WO 2009/082760 PCT/US2008/088321 86 [0332] Magnetic emulation circuit 3280 may be provided that includes active region 3281. Persons skilled in the art will appreciate, for example, that the height of magnetic emulation circuit 3280 may be approximately equal to the height of a read-head of a magnetic stripe reader such that, for example, only one track read 5 head, of a multiple track read-head housing, passes over magnetic emulation circuit 3280. [0333] Multiple magnetic emulation circuits may be provided on a multiple layer PCB. For example, a magnetic emulation circuit may be provided with active region 3291 (e.g., active region 3298) and non-active region 3292 (e.g., non-active 10 region 3299). Emulators may be provided on different layers such that active layers align with non-active layers. Accordingly, for example, a read-head may pick up a continuous stream of active regions. Accordingly, the active regions may be controlled through a common switching circuit such that current flows in the same direction through the active regions of the multiple layer PCB at a given 15 time. Accordingly, the active regions may, for example, provide electromagnetic fields in the same direction. Persons skilled in the art will appreciate that the widths of coil segments of non-active regions may be widened to decrease the effect of those non-active regions when multiple non-active regions are stacked. Additionally, for example, the coil segments of vertically stacked non-active 20 regions may be aligned with one another or may be staggered from one another. Furthermore, for example, current may flow through vertically stacked non-active regions in the same or different directions. [0334] FIG. 33 shows card 3300 that may include layers 3310, 3320, and 3330 fabricated as, for example, flexible PCB layers. Layer 3310 may include, for 25 example, magnetic emulation circuit 3312 that includes active region 3311. Layer 3320 may include, for example, magnetic emulation circuit 3322 that may include active region 3321. Layer 3330 may include magnetic emulation circuit 3332 that may include active region 3331. [0335] FIG. 34 includes circuit 3400 that may include, for example, active-region 30 3411 and non-active regions 3412 and 3413. [0336] Persons skilled in the art will appreciate that magnetic emulation circuits with one non-active region may be vertically stacked with magnetic emulation WO 2009/082760 PCT/US2008/088321 87 circuits with two non-active regions. Magnetic emulation circuits with one non active region may have non-active regions that are wider than the non-active regions of a magnetic emulation circuit with two non-active regions. FIG. 35 shows topology 3500 that may include active region 3512 (e.g., active region 5 3551), active region 3522 (e.g., active region 3552), and active region 3531 (e.g., active region 3553). Non-active regions 3511, 3521, 3523, and 3532 may also be included. [0337] FIG. 36 shows magnetic emulation circuit 3600 that may include region 3610, 3620, and 3630. Regions 3610, 3620, and 3630 may include approximately 10 the same spacing between coil segments or may provide different spacing between coil segments. [0338] FIG. 37 shows circuit 3700 that may include region 3710, 3720, and 3730. Circuit 3700 may also include read-head detectors 3741, 3742, 3743, and 3744. Read-head detectors 3741, 3742, 3743, and 3744 may detect a read-head 15 and/or a read-head housing of a magnetic stripe reader. A read-head detector may determine the presence of a read-head and/or read-head housing by detecting, for example, physical contact with a read-head and/or housing. Capacitive coupling, sonar, optical, or any other technique may be utilized to determine the presence of a read-head or read-head detector. Accordingly, for example, region 3620 may be 20 utilized to communicate information to a magnetic stripe reader upon the detection of a read-head by a read-head detector. Accordingly, for example, no current may be provided through regions 3610 and 3630 when a read-head passes over regions 3610 and 3630. Multiple read-heads may be utilized, for example, to determine the direction that a read-head is moving as well as the read-heads velocity and/or 25 acceleration. Such information may be utilized, for example, to provide information in different ways. For example, a processor may transmit information at a first rate when a user swipes a card including circuit 3700 at a first velocity and the processor may transmit the same (or different) information at a second rate when that user swipes the card at a second velocity. 30 [0339] FIG. 38 shows topology 3800 that may include a magnetic emulation circuit having regions 3810, 3820, and 3830. Persons skilled in the art will appreciate that a magnetic emulation circuit may act as a read-head detector as well WO 2009/082760 PCT/US2008/088321 88 as a magnetic information transmitter. For example, a magnetic emulator may be driven according to a process that includes step 3841, in which a correct Personal Identification Code (e.g., a PIN) is determined to have been entered on a card. Accordingly, step 3842 may activate, in which a coil is driven such that its return 5 paths act as a read-head detector. This may be done in numerous ways. For example, the current providing an electromagnetic field may undergo a phase-shift when a magnetic and/or conductive material is placed in the electromagnetic field. Accordingly, a phase-shift may be determined in step 3843. When such a phase shift is determined, step 3844 may initiate and a magnetic emulation circuit may be 10 driven to communicate data serially. Accordingly, regions 3810 and 3830 may be utilized to detect a read-head and region 3820 may be utilized to communicate information to that read-head. Persons skilled in the art will appreciate that a magnetic emulation circuit may not be supplied current until an appropriate Personal Identification Code (PIC) is entered into manual interfaces located on the 15 card. Such a scheme, for example, provides for power savings as well as prevents card cloning. Accordingly, a magnetic emulator may be driven into a read-head detector mode upon receiving an appropriate manual input and then into a data transmission mode after determining the presence of a read-head. [0340] Persons skilled in the art will appreciate that timing zeros may be 20 provided before and after data such that a magnetic stripe reader can utilize such timing zeros to perform synchronization activities. Accordingly, a magnetic stripe emulator may transmit zeros while in a read-head detector mode in step 3851 and upon the detection of a current phase-shift in step 3852 the magnetic emulation circuit may transmit information in step 3853. After the data is transmitted, timing 25 zeros may be transmitted again in step 3854. Step 3853 may also detect the presence of a read-head to determine, for example, whether all of the information was received. If a read-head was not detected after data transmission, the processor may increase the rate of data transmission for future transmissions until, for example, read-heads are detected at the beginning and the end of the 30 transmission of data. [0341] Persons skilled in the art will appreciate that a card may include multiple magnetic emulation and read-head detectors circuits. In this manner, a card may WO 2009/082760 PCT/US2008/088321 89 include multiple circuits that can operate as both a data transmitter and a read-head detector. [0342] FIG. 39 includes topology 3900 that may include, for example, a magnetic emulation circuit that includes regions 3910 and 3920. Read-head 5 detectors 3931, 3932, and 3932 may also be included. [0343] A region (e.g., region 3910) may be utilized to determine the velocity of a read-head. For example, step 3941 may be included in which a region is driven such that the region acts as a read-head detector. A read-head may be detected in 3942, but the region may continue to drive the region to act as a read-head detector 10 in step 3944. A second read-head position may then be determined in step 3945. The number of times that a read-head is sensed by a detector may correlate to a velocity. Information may then be transmitted (e.g., via another region) depending on the determined velocity. For example, the velocity of a swipe may be detected in step 3951 and information may be transmitted according to this velocity in step 15 3952. Read-head detectors 3931, 3932, and 3933 may also be utilized, for example, to determine the velocity of a read-head as well as the direction of movement of the read-head. Persons skilled in the art will appreciate that a magnetic stripe reader may be motorized and may read a card at a pre-determined speed. Such a card may determine that the card is being read by a motorized 2 0 reader and may utilize this information to transmit different information and/or transmit information in a different manner. [0344] FIG. 40 shows card 4000 that may include magnetic emulation circuit 4020. Magnetic emulation circuit 4020 may be included on a short side of a rectangle-shaped card - yet may transmit serially all of the information on a track 25 of financial payment data (e.g., credit and/or debit data). Such transmitted financial payment data may be utilized to validate a financial payment (e.g., a credit card purchase). Any number of magnetic emulation circuits may be included on any side of card 4000. For example, a magnetic emulation circuit may be provided on a long side of a rectangle-shaped card and another magnetic 30 emulation circuit may be provided on the other long side of a rectangle-shaped card. Each magnetic emulation circuit may be utilized to transmit different data or the same data.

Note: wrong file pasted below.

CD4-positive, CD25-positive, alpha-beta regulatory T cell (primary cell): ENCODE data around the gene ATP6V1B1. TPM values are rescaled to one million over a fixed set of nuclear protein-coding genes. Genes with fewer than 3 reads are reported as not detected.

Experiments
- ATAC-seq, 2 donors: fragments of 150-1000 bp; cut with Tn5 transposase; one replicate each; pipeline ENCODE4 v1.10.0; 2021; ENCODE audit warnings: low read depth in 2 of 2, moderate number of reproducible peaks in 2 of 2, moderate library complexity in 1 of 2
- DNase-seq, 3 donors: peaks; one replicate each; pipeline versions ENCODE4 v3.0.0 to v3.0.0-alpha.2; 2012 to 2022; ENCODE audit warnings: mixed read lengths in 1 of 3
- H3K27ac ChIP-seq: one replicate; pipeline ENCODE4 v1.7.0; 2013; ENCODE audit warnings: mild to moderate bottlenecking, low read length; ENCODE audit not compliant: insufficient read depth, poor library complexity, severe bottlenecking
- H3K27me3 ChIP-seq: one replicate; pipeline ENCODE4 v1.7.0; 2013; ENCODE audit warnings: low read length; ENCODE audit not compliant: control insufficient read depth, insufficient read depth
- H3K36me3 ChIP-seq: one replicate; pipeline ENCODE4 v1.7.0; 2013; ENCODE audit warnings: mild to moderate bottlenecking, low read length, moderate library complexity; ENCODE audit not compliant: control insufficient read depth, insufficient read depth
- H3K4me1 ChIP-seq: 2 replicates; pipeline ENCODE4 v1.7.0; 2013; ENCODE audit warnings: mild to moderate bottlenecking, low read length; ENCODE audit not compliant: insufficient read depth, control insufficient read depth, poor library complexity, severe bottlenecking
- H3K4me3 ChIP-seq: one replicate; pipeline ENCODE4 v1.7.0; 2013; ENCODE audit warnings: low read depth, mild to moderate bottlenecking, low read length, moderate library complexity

WO 2009/082760 PCT/US2008/088321 90 [0345] FIG. 41 includes circuit 4100 that may include read-head detectors 4141, 4142, 4143, 4144, 4145, and 4146. Circuit 4100 may include a magnetic emulation circuit that includes regions 4111, 4112, 4113, 4121, 4131, 4122, 4132, 4123, 4124, 4133, 4125, 4134, and 4126. Regions 4111-4113 may be operable to 5 communicate with a read-head that passes through regions 4111-4113. The magnetic emulation circuit may include a coil. Regions 4111-4113 may include, for example, coil segments that are parallel to one another. The coil segments may produce an electromagnetic field operable to communicate data to a read-head of a magnetic stripe reader. The coil segments of regions 4121-4126 may be oriented 10 approximately at a 45 degree angle from the coil segments of regions 4111-4113. Accordingly, for example, the orientation offset of regions 4121-4126 from regions 4111-4113 may allow regions 4121-4126 to produce an electromagnetic field that cannot communicate with a read-head of a magnetic stripe reader when regions 4111-4113 are communicating data to a read-head of a magnetic stripe reader. 15 Similarly, the coil segments of regions 4131-4134 may be oriented perpendicular to the coil segments of regions 4111-4113. Accordingly, for example, the orientation offset of regions 4131-4134 from regions 4111-4113 may allow regions 4131-4134 to produce an electromagnetic field that cannot communicate with a read-head of a magnetic stripe reader when regions 4111-4113 are communicating 20 data to a read-head of a magnetic stripe reader. [0346] FIG. 42 shows card layout 4200 that may include flexible PCB layers 4210, 4220, 4230, and 4240 to form card 4250. Layer 4210 may include magnetic emulation circuit 4211. Layer 4220 may include magnetic shielding 4221 and 4222. Layer 4230 may include magnetic emulation circuit 4231. Layer 4240 may 25 include read-head detectors (e.g., read-head detector 4242) and magnetic shielding (e.g., shielding 1641). [0347] FIG. 43 includes circuit 4300 that may include, for example, read-head detectors 4341, 4342, 4351, and 4352. Circuit 4300 may also include, for example, magnetic emulation circuits 4310, 4320, and 4330. Read-head detectors 4341, 30 4342, 4351, and 4352 may be utilized as read-head detectors and may provide the capability for a read-head to be detected when the read-head is over a particular magnetic emulation circuit or portion of a magnetic emulation circuit. Read-head WO 2009/082760 PCT/US2008/088321 91 detectors 4341, 4342, 4351, and 4352 may detect a read-head by sensing, for example, capacitive coupling of a read-head. Alternatively, for example, a read head contact may be, for example, pressed against another contact when pressure is applied via a read-head. 5 [0348] Persons skilled in the art will appreciate that a display on the card may display a credit card number that does not change with time. Additionally, for example, a magnetic emulator (or multiple magnetic emulators) may magnetically communicate financial data that does not change with time. Such a card may reduce, for example, the effects of physical card theft and card cloning. 10 [0349] One or more light generation devices, such as a Light Emitting Diode (LED), may be provided as part of a card (or other device). Such an LED may produce light, for example, upon a manual input such as a button press, the correct entry of a PIC such as a PIN, and/or the incorrect entry of a PIC. A light emitting device may be operable to produce different colors of light. For example, the 15 incorrect entry of a PIC may produce a red light and the correct entry of a PIC may produce a green light. A PIC may take any form such as a numerical code or a code that include alphabet letters and/or symbols. For example, a PIC may be "A B-B-B-A" and an "A" button may be provided on a card in addition to a "B" button (as well as other buttons such as a "C," "D," and/or "E" buttons). 20 [0350] Persons skilled in the art will appreciate that any numbers of a credit card number may remain static and/or change either with time or based off a transaction (e.g., by sensing a read-head "swipe"). Additionally, any static and/or dynamic numbers may be displayed via a display or printed on a card. For example, a middle 6 digits of a credit/debit card number may be static and may be displayed 25 on a display. Such a middle 6 digits may be displayed, for example, upon the entry of a correct PIC. Similarly, a magnetic emulator may not communicate information until a correct PIC has been entered by a user. Doing so may, for example, reduce fraud associated with card cloning. Additionally, a receipts may be provided that includes masked credit card numbers except for the last few digits 30 of credit card numbers. Accordingly, displaying a static middle 6 digits of credit card numbers may allow for such a receipt to be provided while still reducing credit card fraud from hiding numbers that are not displayed on such a receipt.